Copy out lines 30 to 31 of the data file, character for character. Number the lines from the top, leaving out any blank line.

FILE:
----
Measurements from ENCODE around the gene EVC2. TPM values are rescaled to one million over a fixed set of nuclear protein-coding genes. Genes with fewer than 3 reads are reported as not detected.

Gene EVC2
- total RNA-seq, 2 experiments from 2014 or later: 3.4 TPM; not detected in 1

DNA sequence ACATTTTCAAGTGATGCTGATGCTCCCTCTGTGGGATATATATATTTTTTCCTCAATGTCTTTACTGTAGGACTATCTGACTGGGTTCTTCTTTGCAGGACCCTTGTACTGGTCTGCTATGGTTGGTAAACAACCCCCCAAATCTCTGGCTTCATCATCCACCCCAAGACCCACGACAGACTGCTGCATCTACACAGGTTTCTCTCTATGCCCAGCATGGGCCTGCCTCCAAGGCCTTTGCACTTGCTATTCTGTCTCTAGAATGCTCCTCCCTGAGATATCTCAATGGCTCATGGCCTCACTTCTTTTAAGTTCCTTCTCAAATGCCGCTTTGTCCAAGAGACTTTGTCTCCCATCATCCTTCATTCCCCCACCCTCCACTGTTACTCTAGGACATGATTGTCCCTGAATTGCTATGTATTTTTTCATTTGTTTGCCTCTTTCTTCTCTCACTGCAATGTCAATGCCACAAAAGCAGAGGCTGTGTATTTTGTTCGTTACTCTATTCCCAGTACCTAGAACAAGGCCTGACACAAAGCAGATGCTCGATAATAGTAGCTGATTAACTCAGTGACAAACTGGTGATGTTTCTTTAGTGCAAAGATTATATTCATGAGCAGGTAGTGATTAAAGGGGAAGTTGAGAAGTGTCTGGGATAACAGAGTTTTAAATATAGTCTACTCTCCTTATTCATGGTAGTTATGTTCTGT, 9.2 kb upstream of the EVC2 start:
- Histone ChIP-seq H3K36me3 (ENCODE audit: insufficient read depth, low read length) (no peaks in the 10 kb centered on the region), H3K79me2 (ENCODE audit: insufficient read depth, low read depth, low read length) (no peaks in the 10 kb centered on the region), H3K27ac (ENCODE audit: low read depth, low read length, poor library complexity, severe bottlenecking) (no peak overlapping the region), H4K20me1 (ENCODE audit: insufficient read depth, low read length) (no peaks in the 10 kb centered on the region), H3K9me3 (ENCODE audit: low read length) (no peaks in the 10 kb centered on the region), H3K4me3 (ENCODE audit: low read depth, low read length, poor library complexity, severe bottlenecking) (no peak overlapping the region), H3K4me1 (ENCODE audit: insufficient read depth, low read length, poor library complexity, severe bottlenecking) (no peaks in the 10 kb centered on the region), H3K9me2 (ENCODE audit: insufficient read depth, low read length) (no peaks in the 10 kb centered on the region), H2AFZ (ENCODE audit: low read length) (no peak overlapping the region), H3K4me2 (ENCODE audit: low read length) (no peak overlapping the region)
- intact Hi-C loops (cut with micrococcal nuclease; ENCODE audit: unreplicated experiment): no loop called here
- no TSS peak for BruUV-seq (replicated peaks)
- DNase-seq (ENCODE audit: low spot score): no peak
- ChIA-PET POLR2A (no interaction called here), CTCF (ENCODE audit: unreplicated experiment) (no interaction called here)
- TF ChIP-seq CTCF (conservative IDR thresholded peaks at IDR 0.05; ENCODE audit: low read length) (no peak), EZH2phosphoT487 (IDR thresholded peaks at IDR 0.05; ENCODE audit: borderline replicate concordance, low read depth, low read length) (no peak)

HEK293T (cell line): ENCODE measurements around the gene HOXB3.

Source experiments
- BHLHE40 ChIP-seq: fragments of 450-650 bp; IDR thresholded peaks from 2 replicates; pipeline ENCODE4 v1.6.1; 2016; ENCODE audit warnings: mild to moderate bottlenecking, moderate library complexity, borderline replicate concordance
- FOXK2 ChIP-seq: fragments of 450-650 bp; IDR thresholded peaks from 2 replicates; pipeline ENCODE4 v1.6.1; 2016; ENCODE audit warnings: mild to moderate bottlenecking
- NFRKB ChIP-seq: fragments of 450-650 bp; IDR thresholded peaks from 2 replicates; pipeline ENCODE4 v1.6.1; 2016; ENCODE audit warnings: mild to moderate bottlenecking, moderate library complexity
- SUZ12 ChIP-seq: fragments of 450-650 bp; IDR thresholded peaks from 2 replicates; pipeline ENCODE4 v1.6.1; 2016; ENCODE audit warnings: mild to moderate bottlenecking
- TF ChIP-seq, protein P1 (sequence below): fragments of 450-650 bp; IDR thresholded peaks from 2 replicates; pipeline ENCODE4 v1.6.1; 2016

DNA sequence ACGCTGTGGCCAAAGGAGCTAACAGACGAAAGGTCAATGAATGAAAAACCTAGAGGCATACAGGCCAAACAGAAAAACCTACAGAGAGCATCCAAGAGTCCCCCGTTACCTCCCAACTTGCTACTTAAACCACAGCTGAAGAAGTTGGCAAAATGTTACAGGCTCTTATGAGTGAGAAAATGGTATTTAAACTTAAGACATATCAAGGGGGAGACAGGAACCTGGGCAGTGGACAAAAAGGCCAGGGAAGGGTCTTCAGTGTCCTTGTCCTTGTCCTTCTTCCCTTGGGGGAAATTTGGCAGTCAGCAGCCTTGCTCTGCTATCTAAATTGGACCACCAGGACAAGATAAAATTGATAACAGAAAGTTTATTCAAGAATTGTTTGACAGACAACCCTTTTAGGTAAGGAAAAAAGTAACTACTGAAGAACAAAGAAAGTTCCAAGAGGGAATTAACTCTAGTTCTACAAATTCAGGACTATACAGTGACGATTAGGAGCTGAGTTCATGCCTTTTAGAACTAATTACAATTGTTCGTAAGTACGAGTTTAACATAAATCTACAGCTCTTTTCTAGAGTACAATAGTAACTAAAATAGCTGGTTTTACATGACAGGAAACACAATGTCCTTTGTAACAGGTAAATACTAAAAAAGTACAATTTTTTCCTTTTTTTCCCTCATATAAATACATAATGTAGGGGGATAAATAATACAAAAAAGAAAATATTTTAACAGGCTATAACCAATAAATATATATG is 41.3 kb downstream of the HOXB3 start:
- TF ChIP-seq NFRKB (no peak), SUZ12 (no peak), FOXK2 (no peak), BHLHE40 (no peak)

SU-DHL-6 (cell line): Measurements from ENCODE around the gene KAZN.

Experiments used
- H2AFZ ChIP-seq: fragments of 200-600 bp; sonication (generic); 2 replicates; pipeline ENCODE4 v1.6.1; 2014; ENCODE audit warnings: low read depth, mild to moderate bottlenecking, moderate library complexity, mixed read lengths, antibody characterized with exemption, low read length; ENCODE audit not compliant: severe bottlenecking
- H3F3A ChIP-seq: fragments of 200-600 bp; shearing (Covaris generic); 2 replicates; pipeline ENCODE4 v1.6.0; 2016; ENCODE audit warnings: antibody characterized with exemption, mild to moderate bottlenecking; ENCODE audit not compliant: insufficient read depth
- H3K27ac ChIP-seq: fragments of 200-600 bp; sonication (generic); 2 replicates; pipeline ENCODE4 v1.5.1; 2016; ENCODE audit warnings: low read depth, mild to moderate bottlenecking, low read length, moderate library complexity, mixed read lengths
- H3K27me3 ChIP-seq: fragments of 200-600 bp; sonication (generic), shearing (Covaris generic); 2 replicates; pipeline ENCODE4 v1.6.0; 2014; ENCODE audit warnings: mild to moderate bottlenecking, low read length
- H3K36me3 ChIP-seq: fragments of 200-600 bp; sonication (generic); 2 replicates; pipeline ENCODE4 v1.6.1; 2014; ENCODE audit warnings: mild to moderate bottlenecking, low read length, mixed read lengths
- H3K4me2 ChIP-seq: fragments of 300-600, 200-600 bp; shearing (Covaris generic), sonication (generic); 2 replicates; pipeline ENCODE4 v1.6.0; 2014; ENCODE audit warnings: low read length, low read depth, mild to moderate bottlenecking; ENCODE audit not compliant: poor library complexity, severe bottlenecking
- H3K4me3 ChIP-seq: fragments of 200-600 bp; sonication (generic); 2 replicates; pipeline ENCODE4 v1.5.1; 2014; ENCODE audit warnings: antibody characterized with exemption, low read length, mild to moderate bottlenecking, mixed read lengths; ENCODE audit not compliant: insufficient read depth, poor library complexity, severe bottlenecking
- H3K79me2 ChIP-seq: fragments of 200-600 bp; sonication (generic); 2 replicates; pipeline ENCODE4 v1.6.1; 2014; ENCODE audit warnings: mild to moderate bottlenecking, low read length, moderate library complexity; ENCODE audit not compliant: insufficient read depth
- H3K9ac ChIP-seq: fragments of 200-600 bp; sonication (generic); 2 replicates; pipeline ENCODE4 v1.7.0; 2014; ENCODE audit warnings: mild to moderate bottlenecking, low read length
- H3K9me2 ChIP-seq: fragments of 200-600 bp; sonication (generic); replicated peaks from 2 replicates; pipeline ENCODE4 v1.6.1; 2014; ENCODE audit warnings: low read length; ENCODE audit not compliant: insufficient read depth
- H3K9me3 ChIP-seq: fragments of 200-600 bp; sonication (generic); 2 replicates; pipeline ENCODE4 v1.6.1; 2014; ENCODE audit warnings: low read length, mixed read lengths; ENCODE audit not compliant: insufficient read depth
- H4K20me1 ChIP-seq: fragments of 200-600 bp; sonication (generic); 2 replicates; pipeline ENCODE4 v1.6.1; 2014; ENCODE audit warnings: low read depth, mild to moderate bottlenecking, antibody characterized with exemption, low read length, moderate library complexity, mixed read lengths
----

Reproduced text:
- H3K9ac ChIP-seq: fragments of 200-600 bp; sonication (generic); 2 replicates; pipeline ENCODE4 v1.7.0; 2014; ENCODE audit warnings: mild to moderate bottlenecking, low read length
- H3K9me2 ChIP-seq: fragments of 200-600 bp; sonication (generic); replicated peaks from 2 replicates; pipeline ENCODE4 v1.6.1; 2014; ENCODE audit warnings: low read length; ENCODE audit not compliant: insufficient read depth